6. Part I INCREASING HUMAN CAPITAL, EMPLOYMENT, AND EARNINGS

    • Chapter 2 Head Start Origins and Impacts
      (pp. 39-65)
      Chloe Gibbs, Jens Ludwig and Douglas L. Miller

      Head Start is an early childhood education, health, and parenting intervention started in 1965 as part of the War on Poverty by the Office of Economic Opportunity (OEO), and remains one of the federal government’s primary tools aimed at reducing disparities in children’s outcomes before they enroll in K-12 education. The importance of early childhood education, emphasized at the inception of the War on Poverty, has only grown over time with our improved understanding of the developmental plasticity of children during the earliest years of life (National Research Council 2000). Head Start is one of the more popular and enduring...

    • Chapter 3 The K-12 Education Battle
      (pp. 66-92)
      Elizabeth Cascio and Sarah Reber

      In a special congressional address on January 12, 1965, President Johnson declared a “national goal of Full Educational Opportunity.” In so doing, he expanded the battlefield in the War on Poverty to include education at all levels, offering as a new weapon a large infusion of federal funds to support programs for the poor. Three months later, his proposal for K-12 education was signed into law. Title I of the Elementary and Secondary Education Act of 1965 (ESEA) authorized $1 billion in new federal funding ($7 billion in 2009 dollars) for supplemental academic programs for poor “educationally deprived” children. The...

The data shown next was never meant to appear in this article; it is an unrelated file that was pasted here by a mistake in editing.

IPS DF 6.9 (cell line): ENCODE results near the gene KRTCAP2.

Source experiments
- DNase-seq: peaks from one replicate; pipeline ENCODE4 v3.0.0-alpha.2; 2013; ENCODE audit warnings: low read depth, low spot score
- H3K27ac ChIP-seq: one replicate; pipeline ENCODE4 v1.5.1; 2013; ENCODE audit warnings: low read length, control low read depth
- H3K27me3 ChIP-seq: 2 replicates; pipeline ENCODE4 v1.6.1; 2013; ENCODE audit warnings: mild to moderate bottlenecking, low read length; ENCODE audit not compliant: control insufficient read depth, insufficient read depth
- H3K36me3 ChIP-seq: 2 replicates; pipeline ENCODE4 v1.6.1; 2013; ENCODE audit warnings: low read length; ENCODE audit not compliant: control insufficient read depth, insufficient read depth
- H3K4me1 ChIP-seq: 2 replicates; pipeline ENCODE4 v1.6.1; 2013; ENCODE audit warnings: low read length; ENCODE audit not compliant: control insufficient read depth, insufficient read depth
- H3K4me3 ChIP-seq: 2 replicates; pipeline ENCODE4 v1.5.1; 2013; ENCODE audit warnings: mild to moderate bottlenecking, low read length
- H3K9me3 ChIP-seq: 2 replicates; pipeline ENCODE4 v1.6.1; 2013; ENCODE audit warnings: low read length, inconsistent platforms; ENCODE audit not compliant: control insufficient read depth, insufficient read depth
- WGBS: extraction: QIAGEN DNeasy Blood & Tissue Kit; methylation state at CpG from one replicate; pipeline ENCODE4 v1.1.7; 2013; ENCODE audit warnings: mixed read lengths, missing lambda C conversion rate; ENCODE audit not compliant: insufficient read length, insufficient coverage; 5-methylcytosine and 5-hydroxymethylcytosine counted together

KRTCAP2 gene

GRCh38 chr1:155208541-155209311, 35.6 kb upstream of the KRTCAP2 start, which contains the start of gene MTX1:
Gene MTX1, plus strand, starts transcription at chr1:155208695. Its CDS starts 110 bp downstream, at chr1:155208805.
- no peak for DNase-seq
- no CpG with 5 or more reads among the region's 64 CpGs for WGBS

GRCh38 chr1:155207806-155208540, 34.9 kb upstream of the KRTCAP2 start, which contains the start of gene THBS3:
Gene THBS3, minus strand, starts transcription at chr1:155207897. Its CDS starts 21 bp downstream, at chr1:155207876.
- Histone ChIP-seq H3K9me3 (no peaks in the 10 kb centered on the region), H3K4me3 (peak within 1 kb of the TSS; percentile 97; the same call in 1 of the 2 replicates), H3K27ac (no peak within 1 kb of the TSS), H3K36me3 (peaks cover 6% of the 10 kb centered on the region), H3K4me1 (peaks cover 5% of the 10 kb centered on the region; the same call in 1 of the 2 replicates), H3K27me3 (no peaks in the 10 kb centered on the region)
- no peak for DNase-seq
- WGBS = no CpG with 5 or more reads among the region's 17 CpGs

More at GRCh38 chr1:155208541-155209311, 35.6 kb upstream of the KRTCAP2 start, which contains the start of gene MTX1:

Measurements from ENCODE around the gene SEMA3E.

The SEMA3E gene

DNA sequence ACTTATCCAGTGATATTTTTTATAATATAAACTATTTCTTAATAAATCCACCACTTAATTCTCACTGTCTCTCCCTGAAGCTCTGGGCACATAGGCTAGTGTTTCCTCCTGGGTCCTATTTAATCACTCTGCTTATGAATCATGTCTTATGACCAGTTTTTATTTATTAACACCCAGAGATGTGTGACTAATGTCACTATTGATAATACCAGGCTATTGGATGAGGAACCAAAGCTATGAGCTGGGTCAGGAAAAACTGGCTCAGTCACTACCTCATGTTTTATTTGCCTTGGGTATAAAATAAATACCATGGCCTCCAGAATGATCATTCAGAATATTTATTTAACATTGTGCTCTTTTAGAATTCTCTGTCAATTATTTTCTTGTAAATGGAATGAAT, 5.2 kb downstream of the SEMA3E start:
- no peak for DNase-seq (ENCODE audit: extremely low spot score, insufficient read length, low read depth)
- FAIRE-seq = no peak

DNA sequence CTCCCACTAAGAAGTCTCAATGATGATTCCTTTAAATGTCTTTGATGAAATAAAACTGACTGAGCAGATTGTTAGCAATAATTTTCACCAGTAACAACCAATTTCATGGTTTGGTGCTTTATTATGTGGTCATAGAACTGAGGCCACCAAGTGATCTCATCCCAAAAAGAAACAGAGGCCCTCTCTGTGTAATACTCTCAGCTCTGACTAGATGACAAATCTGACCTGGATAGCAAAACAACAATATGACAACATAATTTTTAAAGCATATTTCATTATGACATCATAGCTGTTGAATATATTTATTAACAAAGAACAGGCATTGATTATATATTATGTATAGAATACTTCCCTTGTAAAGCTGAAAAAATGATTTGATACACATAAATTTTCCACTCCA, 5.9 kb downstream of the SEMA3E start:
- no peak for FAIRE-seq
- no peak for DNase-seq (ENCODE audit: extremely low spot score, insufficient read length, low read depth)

• Chapter 4 Supporting Access to Higher Education
      (pp. 93-120)
      Bridget Terry Long

      With the Economic Opportunity Act of 1964 (EOA) and the Higher Education Act of 1965 (HEA 1965), President Johnson began an unprecedented period of support to help students pay for higher education. Unlike previous policies, which targeted only a limited set of students, the War on Poverty introduced and funded broad-based postsecondary programs meant to help any student prepared academically for college. With a combination of financial aid and college preparatory programs, these programs were the first major step to making mass higher education possible for all Americans.